Hassel Bacchus

New Minister in the Ministry of Public Administration and Digital Transformation, Hassel Bacchus, walking up the pathway at President’s House before his swearing in last month. —Photo: Ishmael Salandy

IN 2020, and after 25 years of Internet connectivity in T&T, the Government is priorisiting digitisation.

While the private sector has taken the lead, the public service has lagged.

To this end, the Government has re-branded the Ministry of Public Administration to include the addendum, “and Digital Transformation” and added TSTT’s former chief technology officer, Hassel Bacchus, an industry veteran with three decades of expertise, to help oversee the process.

In an online pre-budget titled, ‘Digital Government and The Ease of Doing Business / Recommendations for the 2021 National Budget’ hosted by the Trinidad and Tobago Coalition of Industry Services last Friday, Bacchus observed that Ministries have done digital transformation in silos and there was a need for a common platform.

He said as it stands, there are some processes that have “to be ripped off completely and rebuilt entirely from scratch.”

Most importantly, public officers have to become digital employees.

“If they want to function within a digital government, digital literacy within the government officers has to be at that particular level,” he said.

He also observed there is “some level of digital illiteracy within the citizenry” and systems have to be put in place for people who aren’t fully digital literate.

“What happens when we build full government digital systems for payments and you have a large sector of the population that is unbanked? All of these things go into how we have to coordinate and collaborate to ensure that when we do what we do and we bring these digital government things into force, that we don’t leave a section of the population behind,” he said.

He observed that the Government’s legislative agenda” must be in tune “with what we’re trying to do.”

Just how digitally literate is the population?

If you use the digital consumption as one metric, then according to the Telecommunications Authority of Trinidad and Tobago (TATT)’s 14th Annual Market Report: Telecommunications and Broadcasting Sectors 2019, T&T has a “vibrant and robust” telecommunications and broadcasting sectors which generated an estimated $5.02 billion in revenues from January to December 2019.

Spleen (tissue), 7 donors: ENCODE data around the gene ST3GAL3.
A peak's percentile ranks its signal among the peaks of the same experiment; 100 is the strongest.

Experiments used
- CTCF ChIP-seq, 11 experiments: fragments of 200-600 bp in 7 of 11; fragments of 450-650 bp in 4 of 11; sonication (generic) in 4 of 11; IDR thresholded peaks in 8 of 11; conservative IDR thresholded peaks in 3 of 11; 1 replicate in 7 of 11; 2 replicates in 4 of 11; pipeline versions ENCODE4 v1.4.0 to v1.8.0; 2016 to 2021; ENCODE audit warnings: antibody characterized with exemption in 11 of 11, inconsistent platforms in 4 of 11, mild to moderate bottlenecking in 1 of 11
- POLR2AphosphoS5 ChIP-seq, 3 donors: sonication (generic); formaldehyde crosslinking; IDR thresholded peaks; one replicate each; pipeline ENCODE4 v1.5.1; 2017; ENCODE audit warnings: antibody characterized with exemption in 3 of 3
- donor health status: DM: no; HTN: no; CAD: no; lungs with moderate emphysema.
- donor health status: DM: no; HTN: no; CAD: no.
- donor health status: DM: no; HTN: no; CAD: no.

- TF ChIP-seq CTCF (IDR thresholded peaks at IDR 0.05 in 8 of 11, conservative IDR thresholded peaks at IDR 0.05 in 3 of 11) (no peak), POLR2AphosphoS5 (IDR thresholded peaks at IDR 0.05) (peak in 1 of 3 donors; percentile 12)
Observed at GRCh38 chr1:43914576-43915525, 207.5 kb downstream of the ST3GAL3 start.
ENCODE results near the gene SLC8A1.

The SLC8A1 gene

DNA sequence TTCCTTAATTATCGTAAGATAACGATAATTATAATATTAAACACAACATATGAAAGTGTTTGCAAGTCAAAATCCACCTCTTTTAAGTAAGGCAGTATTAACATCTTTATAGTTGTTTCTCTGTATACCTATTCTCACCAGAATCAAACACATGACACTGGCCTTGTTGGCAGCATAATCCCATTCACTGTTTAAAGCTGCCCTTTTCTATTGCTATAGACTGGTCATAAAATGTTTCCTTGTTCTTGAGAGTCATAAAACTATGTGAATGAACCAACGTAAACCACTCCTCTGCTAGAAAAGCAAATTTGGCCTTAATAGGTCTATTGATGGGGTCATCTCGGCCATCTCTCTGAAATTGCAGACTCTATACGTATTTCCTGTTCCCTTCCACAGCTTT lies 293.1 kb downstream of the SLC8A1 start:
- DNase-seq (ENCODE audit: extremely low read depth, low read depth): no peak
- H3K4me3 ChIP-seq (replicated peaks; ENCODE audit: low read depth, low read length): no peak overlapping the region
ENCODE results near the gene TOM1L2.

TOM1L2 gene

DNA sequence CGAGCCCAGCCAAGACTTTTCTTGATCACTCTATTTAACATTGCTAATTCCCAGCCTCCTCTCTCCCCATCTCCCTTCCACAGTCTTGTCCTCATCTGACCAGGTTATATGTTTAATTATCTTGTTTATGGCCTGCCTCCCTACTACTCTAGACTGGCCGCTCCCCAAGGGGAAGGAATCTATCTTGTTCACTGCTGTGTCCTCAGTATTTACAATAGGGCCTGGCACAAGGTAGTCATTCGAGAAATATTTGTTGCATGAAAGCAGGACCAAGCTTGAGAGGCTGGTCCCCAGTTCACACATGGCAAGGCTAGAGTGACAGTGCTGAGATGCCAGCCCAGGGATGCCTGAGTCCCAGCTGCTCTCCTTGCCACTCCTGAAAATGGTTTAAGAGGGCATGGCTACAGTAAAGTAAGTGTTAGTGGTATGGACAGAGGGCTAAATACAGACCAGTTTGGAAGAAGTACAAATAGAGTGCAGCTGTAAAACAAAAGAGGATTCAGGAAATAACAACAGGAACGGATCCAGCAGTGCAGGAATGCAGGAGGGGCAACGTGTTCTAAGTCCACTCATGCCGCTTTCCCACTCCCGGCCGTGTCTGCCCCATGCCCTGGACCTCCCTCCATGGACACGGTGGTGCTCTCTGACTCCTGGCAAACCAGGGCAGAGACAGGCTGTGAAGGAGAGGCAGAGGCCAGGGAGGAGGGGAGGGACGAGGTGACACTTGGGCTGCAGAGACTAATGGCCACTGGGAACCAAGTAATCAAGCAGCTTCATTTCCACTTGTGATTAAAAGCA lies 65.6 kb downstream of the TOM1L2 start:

The report, dated September 2020, looked at the performance of the two sectors during the period of January to December 2019.

It said that fixed voice, mobile voice, fixed Internet, mobile Internet and pay TV market subscriptions collectively totalled approximately $3.74 million — an increase of 200,000, or 5.6 per cent, when compared to the same period in 2018.

“Of the five main markets within this sector, the Internet market generated most of the gross revenues, i.e., 50.8 per cent. The mobile voice market held the second largest proportion of revenues, with 25.3 per cent, while revenues from the fixed voice and international voice markets followed with 12.8 per cent and 5.8 per cent, respectively. The leased line market produced 2.6 per cent, with other revenues contributing the remaining 2.7 per cent. The Internet market continued its fifth consecutive year of increased percentage contribution to total telecommunications revenues, rising from 46 per cent in 2018 to 50.8 per cent in 2019,” the report said.

Among its findings:

1. Reduction in total revenues observed within the telecommunications and broadcasting sectors -With $5.02 billion in revenues during 2019, it was an 11 per cent decrease in total revenues when compared to 2018. The telecommunications sector contributed $4.1 billion, or 81.7 per cent, while the broadcasting sector contributed $0.92 billion, or 18.3 per cent, of total industry revenues.

2. Internet market retains its position as top revenue earner- With an estimated $2,079.7 million generated, the Internet market continued to be the dominant revenue earner, accounting for 41.4 per cent of total industry revenues. Next in the hierarchy was mobile voices services and the pay TV market, which generated $1,038 million (20.7 per cent) and $726.9 million (14.5 per cent), respectively.

3. Total telecommunications and broadcasting subscriptions increase while fixed Internet subscriptions decline- After four years of continuous growth in the number of subscriptions, the fixed Internet market contracted by 0.6 per cent, to record 339,400 subscriptions — 1,900 subscriptions fewer than in 2018.

4. Rise in subscriptions to both mobile voice services as well as pay TV- The number of subscriptions within the mobile voice market increased from $1.97 million in 2018 to $2.16 million in 2019 — representing a rise of 9.6 per cent, or 190,000 subscribers in the span of one year. After two years of decline in subscriptions, the pay TV market figure rose in 2019, recording 249,800 subscriptions, which was an increase of 6.4 per cent from the previous year.

5. Decreases in revenue are observed in both Free to Air (FTA) TV and FTA radio broadcasting markets- The trend of falling gross revenue for FTA TV continued in 2019. Total gross revenue amounted to $60.2 million — a drop of $11 million, or 15.4 per cent, compared to 2018. Likewise, in the FTA radio market, there was a decrease in revenue amounting to $5.4 million, which represented a 3.9 per cent contraction from the previous year.

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